Throughout history Christians have cared a great deal about the sufferings of others. They have worked hard to eradicate problems like hunger, poverty, slavery, and injustice in all corners of the globe as they have preached the gospel. While not ever removing all of these problems, Christians today are still at the forefront of such concerns. Yet it’s also strange how these issues, and other really important issues of the times, sometimes take a back seat for easier and more convenient enemies.
It seems that Christians have for many years been vigorously opposed to secular music and musicians. Throughout the 60’s, 70’s, 80’s, and perhaps to a lesser extent, the 90’s, some ministers, pastors, evangelists, etc. have taken on some kind of special mission to preach against music, and the culture around them. We still hear messages today about the evil abounding in the world around us. While possibly helpful, in my view this has also resulted in Christians becoming afraid of an active engagement, and of meaningful dialogue with the world around them. Our witness becomes less effective, as we withdraw further and further into our little spiritual cocoons, safely out of reach of the wicked world outside.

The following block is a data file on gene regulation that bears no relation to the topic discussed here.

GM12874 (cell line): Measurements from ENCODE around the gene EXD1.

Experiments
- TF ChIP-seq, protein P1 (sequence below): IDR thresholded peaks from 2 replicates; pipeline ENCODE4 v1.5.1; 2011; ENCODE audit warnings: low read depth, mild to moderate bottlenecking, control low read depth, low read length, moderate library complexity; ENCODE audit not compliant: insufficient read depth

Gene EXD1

It seems to me that music, film, and popular culture are a good target for the Christian preacher. After all, they’re safely out of reach, and seem to be the reason behind many of the world’s ills. It’s not too difficult or demanding to preach up a storm about Rock music, or Hollywood’s latest immoral offering. Personally I believe that this has been an easy escape from our real responsibility of being ambassadors for Christ; of taking the Gospel to people just like the ones playing music in that pub down the street. Our attention, and our focus has shifted directly on to the problems, and we have forgotten that the answer is in our hands.